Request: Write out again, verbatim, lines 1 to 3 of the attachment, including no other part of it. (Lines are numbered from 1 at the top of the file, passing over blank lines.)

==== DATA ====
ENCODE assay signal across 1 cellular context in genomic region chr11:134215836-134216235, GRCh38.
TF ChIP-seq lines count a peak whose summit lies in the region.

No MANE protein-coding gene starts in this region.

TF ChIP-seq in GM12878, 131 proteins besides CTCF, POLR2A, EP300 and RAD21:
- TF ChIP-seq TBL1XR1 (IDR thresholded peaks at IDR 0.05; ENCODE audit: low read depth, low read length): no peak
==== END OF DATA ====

ENCODE assay signal across 1 cellular context in genomic region chr11:134215836-134216235, GRCh38.
TF ChIP-seq lines count a peak whose summit lies in the region.

No MANE protein-coding gene starts in this region.